Halcyon days

A refreshing antidote to the hard-edged beach resort, Australia’s newest boutique hotel finds that elusive sweet spot between nostalgia and the now.

Languid little Cabarita Beach is the kind of Australian seaside town that can be hard to find these days. A golden strand protected by an undeveloped headland, it consists of just a few shops and, until recently, a solitary motel. This May, though, that shabby surf motel reopened as Halcyon House, a 21-room luxury hotel. Equidistant from the overdeveloped Gold Coast and the bucolic bohemia of Byron Bay, Halcyon represents a new era of boutique properties in Australia, distinguishing itself through distinctive design, an excellent but low-key restaurant, and an abiding commitment to the classic beach vacation.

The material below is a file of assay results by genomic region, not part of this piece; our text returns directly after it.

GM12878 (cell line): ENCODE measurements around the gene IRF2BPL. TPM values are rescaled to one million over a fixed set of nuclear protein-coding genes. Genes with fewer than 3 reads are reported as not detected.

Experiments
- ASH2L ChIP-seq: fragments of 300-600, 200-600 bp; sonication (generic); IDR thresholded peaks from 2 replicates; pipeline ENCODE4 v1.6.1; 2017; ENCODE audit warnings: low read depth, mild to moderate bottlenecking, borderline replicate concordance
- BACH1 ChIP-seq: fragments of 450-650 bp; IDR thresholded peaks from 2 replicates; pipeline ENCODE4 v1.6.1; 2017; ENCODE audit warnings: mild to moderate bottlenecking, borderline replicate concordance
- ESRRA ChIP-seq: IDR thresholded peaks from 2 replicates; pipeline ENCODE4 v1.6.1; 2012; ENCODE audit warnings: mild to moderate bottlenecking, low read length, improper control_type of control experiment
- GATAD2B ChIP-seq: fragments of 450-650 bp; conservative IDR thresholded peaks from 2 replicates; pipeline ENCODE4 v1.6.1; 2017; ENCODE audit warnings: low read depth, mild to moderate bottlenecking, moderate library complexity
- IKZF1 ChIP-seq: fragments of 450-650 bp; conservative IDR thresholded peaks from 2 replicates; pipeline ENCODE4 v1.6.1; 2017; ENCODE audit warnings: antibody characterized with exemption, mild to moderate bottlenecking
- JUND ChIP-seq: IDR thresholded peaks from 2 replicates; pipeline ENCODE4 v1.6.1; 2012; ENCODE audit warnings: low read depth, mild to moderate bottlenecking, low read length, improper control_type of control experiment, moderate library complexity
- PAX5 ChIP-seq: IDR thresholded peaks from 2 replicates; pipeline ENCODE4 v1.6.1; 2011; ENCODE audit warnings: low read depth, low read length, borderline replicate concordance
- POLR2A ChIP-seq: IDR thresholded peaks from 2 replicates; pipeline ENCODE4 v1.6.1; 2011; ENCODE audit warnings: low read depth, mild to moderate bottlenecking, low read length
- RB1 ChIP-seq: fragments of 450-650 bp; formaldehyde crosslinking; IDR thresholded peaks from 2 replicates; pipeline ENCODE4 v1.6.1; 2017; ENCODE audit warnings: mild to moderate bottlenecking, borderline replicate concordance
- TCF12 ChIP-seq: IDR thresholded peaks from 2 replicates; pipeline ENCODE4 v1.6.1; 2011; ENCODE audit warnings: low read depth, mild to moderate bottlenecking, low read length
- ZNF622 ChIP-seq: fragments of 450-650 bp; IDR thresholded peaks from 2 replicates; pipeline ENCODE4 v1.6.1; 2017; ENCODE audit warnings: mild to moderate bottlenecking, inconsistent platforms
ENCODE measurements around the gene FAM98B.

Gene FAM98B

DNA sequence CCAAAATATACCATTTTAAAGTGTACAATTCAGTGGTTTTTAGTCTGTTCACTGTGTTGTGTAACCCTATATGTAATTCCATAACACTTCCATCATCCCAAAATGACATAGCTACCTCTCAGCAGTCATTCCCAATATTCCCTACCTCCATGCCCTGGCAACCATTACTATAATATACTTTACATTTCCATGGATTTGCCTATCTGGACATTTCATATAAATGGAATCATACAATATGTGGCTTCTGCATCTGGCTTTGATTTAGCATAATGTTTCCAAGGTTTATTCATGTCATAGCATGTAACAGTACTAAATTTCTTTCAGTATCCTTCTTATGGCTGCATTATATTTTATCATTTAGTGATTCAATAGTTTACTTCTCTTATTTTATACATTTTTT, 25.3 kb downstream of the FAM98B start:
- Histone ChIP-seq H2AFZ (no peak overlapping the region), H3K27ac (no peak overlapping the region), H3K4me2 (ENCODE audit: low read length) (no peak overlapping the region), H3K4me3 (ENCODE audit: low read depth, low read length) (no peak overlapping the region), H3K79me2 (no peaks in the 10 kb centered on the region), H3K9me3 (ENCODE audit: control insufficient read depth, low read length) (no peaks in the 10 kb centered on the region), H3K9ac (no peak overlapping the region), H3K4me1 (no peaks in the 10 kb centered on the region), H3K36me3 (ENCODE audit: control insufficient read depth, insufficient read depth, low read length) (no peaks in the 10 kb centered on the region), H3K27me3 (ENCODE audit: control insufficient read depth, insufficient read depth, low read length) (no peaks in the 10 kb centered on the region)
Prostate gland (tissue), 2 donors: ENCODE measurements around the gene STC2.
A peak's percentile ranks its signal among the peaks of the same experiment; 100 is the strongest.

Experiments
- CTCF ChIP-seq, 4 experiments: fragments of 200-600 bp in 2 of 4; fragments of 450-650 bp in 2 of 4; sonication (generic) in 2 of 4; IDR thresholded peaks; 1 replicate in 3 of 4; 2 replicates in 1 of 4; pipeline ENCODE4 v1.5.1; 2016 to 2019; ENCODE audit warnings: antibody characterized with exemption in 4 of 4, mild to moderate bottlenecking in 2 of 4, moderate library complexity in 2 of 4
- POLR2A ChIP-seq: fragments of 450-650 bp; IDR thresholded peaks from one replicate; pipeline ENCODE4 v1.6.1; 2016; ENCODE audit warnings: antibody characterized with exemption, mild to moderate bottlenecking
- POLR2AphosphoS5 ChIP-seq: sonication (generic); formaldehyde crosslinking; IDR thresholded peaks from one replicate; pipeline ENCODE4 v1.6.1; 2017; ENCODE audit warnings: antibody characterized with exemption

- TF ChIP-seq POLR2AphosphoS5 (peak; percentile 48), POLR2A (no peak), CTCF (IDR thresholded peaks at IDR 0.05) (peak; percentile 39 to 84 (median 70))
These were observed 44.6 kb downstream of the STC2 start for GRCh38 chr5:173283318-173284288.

The sense of nostalgia Halcyon conjures—that feeling of being a kid on holiday—begins at check-in, when guests are greeted with a scoop of homemade ice cream (local passion fruit; chocolate flecked with slivers of native finger lime), and extends to the rooms, where the furniture is upholstered in 1960s-era graphic fabrics. Although a bright blue-and-white scheme dominates, no two rooms are the same, and the walls are hung, salon style, with framed ephemera: a watercolor painting of a rainbow lorikeet, a cameo from the 1930s, a tiny mirror with a tiki-style cane border. In the restaurant, Paper Daisy, Noma alum Ben Devlin showcases innovative dishes that make the most of the area’s offerings, such as the prawn roll with avocado, mayo, and iceberg lettuce, and the paper bark–grilled cod with onion and seaweed.

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Photos: Kara Rosenlund © Condé Nast Traveler July/August 2015